Saturday 25 July 2015

Escape from the Orchard of Wheels by Chris Crittenden

 Displaying Escape_from_the_Orch_Cover_for_Kindlejpg copy.jpeg

When I edited the online poetry journal, Bolts of Silk I was always delighted whenever Chris Crittenden sent me poems to be considered (you can read his poems on Bolts of Silk here).

So I was very happy to recently be asked to review Chris's latest poetry collection Escape from the Orchard. Right in the first poem Whisked Leaves, I was struck, by this very vivid image

then a lion’s mane
dissolving a hind,

and in the same poem, another vivid image, along, this time with a great rhyme

lava blustery,
dancing into lust,

A lot of Crittenden's poems are embedded in the natural world. As a birdwatcher myself, I could really relate to Birdwatchers, with its humour and striking imagery

soon we are blurry again,
cautious within Van Gogh fields,
hunkering like sandhill cranes
over snaky ground. 

There are plenty of birds too in these poems, including Owl

smudge of silence
and mahogany, alert
in onyx, vizier
in a skein of boughs,

and the wonderful description of Hermit Thrush Song 

whose notes are nothing less
and not a sound more
than the cadence
of dusk.

I feel I can hear this bird's song, even though it's a species I've never heard.

There are frequent flashes of humour, like this description of bluebottles from Siesta

their buzz seems to laugh
from a wink of philosophy,

and is gone.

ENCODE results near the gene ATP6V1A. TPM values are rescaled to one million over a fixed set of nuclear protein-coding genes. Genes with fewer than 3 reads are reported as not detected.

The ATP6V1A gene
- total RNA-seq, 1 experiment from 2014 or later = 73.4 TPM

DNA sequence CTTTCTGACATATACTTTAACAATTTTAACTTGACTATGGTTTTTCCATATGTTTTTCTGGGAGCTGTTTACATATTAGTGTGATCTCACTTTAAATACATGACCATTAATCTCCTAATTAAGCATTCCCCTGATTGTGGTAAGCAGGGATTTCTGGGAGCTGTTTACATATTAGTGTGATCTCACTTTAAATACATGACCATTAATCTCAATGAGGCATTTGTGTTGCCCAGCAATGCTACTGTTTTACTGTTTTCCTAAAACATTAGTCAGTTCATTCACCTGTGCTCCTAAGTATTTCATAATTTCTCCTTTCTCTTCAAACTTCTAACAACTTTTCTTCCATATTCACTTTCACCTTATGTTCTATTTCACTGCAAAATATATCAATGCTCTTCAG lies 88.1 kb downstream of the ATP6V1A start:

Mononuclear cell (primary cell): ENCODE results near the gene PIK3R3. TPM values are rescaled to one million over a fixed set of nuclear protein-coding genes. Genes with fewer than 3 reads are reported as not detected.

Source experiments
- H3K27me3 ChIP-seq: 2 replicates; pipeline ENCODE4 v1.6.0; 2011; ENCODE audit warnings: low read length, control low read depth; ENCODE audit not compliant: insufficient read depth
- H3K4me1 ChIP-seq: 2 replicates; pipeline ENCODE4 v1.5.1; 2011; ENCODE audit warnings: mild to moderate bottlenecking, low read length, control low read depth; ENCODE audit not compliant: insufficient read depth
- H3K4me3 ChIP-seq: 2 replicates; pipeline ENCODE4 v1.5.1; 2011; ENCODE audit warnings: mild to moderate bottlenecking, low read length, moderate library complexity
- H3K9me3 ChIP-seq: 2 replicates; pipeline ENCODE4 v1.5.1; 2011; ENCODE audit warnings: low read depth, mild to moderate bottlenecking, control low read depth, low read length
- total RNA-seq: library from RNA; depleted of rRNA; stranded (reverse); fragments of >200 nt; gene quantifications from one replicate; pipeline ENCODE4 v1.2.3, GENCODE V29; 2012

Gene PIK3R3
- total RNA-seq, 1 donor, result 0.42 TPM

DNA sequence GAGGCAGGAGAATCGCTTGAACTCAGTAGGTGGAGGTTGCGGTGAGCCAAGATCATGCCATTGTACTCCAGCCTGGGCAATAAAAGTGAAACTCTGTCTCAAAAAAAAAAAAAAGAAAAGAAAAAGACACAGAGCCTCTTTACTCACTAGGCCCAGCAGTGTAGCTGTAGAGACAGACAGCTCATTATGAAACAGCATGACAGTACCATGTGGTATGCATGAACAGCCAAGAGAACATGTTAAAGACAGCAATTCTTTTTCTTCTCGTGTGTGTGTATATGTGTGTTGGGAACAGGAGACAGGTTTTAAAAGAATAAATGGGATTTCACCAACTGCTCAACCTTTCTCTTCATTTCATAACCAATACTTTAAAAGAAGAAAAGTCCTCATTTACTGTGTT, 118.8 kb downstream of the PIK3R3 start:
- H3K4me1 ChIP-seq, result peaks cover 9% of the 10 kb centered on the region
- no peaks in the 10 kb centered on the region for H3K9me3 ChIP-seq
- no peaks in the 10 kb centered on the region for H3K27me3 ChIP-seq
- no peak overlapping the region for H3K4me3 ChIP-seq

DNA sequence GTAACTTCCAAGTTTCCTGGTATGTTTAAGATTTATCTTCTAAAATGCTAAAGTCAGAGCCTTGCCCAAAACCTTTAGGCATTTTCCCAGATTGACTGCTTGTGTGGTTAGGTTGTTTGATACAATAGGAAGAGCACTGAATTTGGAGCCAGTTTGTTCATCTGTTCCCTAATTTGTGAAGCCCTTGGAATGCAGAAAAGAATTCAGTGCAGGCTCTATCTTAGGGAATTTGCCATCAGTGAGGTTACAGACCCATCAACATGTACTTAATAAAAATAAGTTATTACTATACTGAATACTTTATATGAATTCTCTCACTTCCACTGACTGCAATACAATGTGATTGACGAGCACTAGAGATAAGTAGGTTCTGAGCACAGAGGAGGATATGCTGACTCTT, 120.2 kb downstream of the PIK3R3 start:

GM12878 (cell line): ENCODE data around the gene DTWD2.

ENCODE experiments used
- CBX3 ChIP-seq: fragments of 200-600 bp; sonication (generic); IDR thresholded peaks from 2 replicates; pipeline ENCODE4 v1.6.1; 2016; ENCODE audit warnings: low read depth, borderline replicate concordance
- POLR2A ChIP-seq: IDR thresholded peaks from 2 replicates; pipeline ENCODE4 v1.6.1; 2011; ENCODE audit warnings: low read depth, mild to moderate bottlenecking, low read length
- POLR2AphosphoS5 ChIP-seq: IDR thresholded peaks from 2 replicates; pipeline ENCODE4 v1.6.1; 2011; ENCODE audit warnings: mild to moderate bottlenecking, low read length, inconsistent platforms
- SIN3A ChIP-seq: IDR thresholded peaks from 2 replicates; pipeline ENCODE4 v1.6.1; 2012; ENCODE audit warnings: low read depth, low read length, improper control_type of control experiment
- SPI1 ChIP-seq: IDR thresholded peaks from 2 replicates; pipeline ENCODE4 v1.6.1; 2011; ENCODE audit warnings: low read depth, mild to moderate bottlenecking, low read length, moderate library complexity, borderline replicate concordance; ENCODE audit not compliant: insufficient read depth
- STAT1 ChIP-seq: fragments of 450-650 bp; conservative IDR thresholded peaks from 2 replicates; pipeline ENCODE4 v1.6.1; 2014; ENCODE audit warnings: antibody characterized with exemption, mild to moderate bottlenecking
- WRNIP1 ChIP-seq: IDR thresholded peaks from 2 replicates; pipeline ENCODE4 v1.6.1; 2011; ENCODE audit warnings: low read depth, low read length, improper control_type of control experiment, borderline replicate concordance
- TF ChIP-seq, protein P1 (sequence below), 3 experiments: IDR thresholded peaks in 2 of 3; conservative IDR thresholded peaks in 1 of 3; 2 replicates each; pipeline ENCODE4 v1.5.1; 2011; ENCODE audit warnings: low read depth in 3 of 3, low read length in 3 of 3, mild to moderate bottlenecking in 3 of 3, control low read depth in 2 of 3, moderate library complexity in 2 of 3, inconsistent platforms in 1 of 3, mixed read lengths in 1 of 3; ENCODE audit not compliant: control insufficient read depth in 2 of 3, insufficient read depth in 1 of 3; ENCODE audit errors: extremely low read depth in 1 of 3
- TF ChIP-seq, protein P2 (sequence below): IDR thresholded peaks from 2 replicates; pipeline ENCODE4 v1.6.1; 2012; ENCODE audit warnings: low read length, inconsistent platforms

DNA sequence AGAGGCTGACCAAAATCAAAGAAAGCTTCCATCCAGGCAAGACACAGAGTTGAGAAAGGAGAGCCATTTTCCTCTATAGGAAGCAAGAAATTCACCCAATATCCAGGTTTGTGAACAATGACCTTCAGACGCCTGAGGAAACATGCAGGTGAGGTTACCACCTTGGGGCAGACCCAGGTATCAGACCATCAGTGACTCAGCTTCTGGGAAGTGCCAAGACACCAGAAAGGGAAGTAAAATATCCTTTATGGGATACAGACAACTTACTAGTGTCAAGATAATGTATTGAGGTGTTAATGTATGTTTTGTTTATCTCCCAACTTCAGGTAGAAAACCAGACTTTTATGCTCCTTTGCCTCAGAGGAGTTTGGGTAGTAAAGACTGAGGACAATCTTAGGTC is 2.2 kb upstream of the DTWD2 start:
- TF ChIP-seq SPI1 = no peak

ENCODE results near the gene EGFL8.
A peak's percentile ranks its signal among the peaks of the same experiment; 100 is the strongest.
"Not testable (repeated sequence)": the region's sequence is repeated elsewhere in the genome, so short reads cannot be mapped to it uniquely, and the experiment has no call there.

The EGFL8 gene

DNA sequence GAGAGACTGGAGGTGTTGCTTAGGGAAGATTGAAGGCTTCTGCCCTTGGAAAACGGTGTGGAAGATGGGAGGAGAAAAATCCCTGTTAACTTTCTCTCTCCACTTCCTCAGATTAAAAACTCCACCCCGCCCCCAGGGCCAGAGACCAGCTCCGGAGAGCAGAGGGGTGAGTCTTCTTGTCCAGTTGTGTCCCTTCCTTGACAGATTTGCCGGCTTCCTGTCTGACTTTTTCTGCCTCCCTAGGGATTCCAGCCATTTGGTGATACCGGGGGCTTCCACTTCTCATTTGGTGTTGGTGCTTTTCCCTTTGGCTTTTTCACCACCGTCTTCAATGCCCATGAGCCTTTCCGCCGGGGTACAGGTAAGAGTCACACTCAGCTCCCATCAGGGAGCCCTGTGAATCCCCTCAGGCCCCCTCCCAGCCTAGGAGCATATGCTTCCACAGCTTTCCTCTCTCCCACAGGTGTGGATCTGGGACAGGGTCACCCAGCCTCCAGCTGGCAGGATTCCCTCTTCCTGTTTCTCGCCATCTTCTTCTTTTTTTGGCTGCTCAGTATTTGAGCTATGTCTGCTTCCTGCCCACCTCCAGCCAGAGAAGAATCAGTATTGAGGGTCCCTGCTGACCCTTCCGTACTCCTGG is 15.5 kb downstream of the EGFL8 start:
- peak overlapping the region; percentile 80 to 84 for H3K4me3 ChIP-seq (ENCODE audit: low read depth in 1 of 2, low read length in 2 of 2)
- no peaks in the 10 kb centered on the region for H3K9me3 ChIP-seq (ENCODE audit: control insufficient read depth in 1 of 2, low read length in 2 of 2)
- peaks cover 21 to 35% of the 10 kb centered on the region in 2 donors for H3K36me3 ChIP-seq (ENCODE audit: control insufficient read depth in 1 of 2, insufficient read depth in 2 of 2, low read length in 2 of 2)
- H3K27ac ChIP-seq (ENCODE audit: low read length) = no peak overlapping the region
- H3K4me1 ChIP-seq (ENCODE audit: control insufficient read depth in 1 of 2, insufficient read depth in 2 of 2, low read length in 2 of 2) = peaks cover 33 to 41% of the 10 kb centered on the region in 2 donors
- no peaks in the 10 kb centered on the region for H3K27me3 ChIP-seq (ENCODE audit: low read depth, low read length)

This sense of humour balances the serious, even gloomy nature of other poems covering topics including advertising (Cereal Box Parade) and gutting fish (Gut Knife). Other topics include the wealth of life (specifically ants) to be found in a brownfield site (Not so Vacant Lot) life as seen from the point of view of other species (Thoughts of a Fly and Bat Thoughts), and the writing process (Writing). This is a varied collection that however centres on a profound understanding of the human relationship with the natural world, both the alienation many of us feel these days and the realisation of our real relationship with the creatures with whom we share this planet:

why should i be
its nemesis,
the claw in the gloom
that swipes? why must i
exist to thwart
its hallelujah?

from Annoying Fly  

Escape from the Orchard of Wheels by Chris Crittenden is published by Medulla Review Publishing


RG said...

All the thrushes are so great to hear!

Enjoyed the tidbits there.

sage said...

Beautiful lines, this appears to be a wonderful collection of words that capture an aspect of life's wonderful mystery.

Caroline Gill said...

It sounds an interesting and diverse collection, Juliet, with a bit of the 'red in tooth and claw' alongside the more 'palatable' aspects of nature.

Pietro Brosio said...

Beautiful poetry images.